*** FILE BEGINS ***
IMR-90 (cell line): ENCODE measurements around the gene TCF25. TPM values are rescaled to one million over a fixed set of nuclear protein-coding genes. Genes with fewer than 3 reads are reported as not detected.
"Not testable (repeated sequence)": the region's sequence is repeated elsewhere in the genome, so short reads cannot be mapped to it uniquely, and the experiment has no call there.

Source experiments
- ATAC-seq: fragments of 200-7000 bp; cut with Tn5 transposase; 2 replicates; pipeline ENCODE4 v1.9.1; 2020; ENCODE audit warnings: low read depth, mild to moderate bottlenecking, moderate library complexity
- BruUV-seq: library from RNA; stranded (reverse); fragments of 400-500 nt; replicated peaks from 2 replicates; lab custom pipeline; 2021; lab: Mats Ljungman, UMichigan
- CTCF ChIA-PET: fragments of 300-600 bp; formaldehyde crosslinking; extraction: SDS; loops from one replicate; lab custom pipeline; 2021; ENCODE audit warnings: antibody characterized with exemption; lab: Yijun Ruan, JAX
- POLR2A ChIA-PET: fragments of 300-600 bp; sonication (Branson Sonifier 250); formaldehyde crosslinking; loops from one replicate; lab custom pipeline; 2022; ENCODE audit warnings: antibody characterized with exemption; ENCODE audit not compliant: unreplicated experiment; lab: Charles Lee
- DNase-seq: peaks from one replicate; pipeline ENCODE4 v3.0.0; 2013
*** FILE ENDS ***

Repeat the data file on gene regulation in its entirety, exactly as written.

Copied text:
IMR-90 (cell line): ENCODE measurements around the gene TCF25. TPM values are rescaled to one million over a fixed set of nuclear protein-coding genes. Genes with fewer than 3 reads are reported as not detected.
"Not testable (repeated sequence)": the region's sequence is repeated elsewhere in the genome, so short reads cannot be mapped to it uniquely, and the experiment has no call there.

Source experiments
- ATAC-seq: fragments of 200-7000 bp; cut with Tn5 transposase; 2 replicates; pipeline ENCODE4 v1.9.1; 2020; ENCODE audit warnings: low read depth, mild to moderate bottlenecking, moderate library complexity
- BruUV-seq: library from RNA; stranded (reverse); fragments of 400-500 nt; replicated peaks from 2 replicates; lab custom pipeline; 2021; lab: Mats Ljungman, UMichigan
- CTCF ChIA-PET: fragments of 300-600 bp; formaldehyde crosslinking; extraction: SDS; loops from one replicate; lab custom pipeline; 2021; ENCODE audit warnings: antibody characterized with exemption; lab: Yijun Ruan, JAX
- POLR2A ChIA-PET: fragments of 300-600 bp; sonication (Branson Sonifier 250); formaldehyde crosslinking; loops from one replicate; lab custom pipeline; 2022; ENCODE audit warnings: antibody characterized with exemption; ENCODE audit not compliant: unreplicated experiment; lab: Charles Lee
- DNase-seq: peaks from one replicate; pipeline ENCODE4 v3.0.0; 2013